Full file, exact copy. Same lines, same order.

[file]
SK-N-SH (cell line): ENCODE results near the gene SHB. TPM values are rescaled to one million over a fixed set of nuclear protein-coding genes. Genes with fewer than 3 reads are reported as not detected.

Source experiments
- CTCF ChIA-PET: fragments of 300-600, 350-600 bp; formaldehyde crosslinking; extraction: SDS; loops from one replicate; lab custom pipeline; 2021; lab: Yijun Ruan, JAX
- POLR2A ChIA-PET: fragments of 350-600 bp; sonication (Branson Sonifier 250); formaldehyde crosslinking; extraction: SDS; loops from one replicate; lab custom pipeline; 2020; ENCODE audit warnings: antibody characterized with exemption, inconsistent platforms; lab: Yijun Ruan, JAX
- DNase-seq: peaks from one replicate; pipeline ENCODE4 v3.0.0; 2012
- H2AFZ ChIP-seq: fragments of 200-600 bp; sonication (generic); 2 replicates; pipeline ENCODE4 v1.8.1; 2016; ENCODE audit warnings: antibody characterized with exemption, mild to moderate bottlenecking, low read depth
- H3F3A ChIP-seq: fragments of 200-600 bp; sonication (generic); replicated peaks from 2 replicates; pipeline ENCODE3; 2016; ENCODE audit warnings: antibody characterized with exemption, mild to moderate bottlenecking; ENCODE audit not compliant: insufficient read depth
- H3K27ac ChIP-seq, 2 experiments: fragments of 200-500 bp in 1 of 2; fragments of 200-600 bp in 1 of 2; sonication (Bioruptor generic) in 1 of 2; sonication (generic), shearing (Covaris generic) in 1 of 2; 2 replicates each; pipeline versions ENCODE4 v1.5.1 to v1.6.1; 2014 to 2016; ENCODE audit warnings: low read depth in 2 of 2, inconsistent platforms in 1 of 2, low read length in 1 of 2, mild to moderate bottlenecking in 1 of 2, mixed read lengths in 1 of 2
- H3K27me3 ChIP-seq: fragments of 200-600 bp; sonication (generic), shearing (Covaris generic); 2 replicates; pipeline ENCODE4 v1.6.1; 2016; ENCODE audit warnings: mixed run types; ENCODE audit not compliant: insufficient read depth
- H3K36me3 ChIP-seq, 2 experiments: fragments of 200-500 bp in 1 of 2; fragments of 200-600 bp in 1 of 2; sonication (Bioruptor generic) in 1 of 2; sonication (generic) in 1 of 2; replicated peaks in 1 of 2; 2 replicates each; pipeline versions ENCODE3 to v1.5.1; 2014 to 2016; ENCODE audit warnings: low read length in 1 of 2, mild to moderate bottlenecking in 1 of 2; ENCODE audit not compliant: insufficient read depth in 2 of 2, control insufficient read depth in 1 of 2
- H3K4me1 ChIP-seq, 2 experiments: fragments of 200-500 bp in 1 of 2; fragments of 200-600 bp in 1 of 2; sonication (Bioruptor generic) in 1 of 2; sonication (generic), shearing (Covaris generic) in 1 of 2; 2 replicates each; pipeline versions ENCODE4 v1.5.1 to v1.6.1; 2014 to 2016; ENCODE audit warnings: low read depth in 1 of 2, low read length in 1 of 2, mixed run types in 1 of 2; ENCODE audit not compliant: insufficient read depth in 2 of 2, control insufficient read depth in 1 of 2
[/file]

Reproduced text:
SK-N-SH (cell line): ENCODE results near the gene SHB. TPM values are rescaled to one million over a fixed set of nuclear protein-coding genes. Genes with fewer than 3 reads are reported as not detected.

Source experiments
- CTCF ChIA-PET: fragments of 300-600, 350-600 bp; formaldehyde crosslinking; extraction: SDS; loops from one replicate; lab custom pipeline; 2021; lab: Yijun Ruan, JAX
- POLR2A ChIA-PET: fragments of 350-600 bp; sonication (Branson Sonifier 250); formaldehyde crosslinking; extraction: SDS; loops from one replicate; lab custom pipeline; 2020; ENCODE audit warnings: antibody characterized with exemption, inconsistent platforms; lab: Yijun Ruan, JAX
- DNase-seq: peaks from one replicate; pipeline ENCODE4 v3.0.0; 2012
- H2AFZ ChIP-seq: fragments of 200-600 bp; sonication (generic); 2 replicates; pipeline ENCODE4 v1.8.1; 2016; ENCODE audit warnings: antibody characterized with exemption, mild to moderate bottlenecking, low read depth
- H3F3A ChIP-seq: fragments of 200-600 bp; sonication (generic); replicated peaks from 2 replicates; pipeline ENCODE3; 2016; ENCODE audit warnings: antibody characterized with exemption, mild to moderate bottlenecking; ENCODE audit not compliant: insufficient read depth
- H3K27ac ChIP-seq, 2 experiments: fragments of 200-500 bp in 1 of 2; fragments of 200-600 bp in 1 of 2; sonication (Bioruptor generic) in 1 of 2; sonication (generic), shearing (Covaris generic) in 1 of 2; 2 replicates each; pipeline versions ENCODE4 v1.5.1 to v1.6.1; 2014 to 2016; ENCODE audit warnings: low read depth in 2 of 2, inconsistent platforms in 1 of 2, low read length in 1 of 2, mild to moderate bottlenecking in 1 of 2, mixed read lengths in 1 of 2
- H3K27me3 ChIP-seq: fragments of 200-600 bp; sonication (generic), shearing (Covaris generic); 2 replicates; pipeline ENCODE4 v1.6.1; 2016; ENCODE audit warnings: mixed run types; ENCODE audit not compliant: insufficient read depth
- H3K36me3 ChIP-seq, 2 experiments: fragments of 200-500 bp in 1 of 2; fragments of 200-600 bp in 1 of 2; sonication (Bioruptor generic) in 1 of 2; sonication (generic) in 1 of 2; replicated peaks in 1 of 2; 2 replicates each; pipeline versions ENCODE3 to v1.5.1; 2014 to 2016; ENCODE audit warnings: low read length in 1 of 2, mild to moderate bottlenecking in 1 of 2; ENCODE audit not compliant: insufficient read depth in 2 of 2, control insufficient read depth in 1 of 2
- H3K4me1 ChIP-seq, 2 experiments: fragments of 200-500 bp in 1 of 2; fragments of 200-600 bp in 1 of 2; sonication (Bioruptor generic) in 1 of 2; sonication (generic), shearing (Covaris generic) in 1 of 2; 2 replicates each; pipeline versions ENCODE4 v1.5.1 to v1.6.1; 2014 to 2016; ENCODE audit warnings: low read depth in 1 of 2, low read length in 1 of 2, mixed run types in 1 of 2; ENCODE audit not compliant: insufficient read depth in 2 of 2, control insufficient read depth in 1 of 2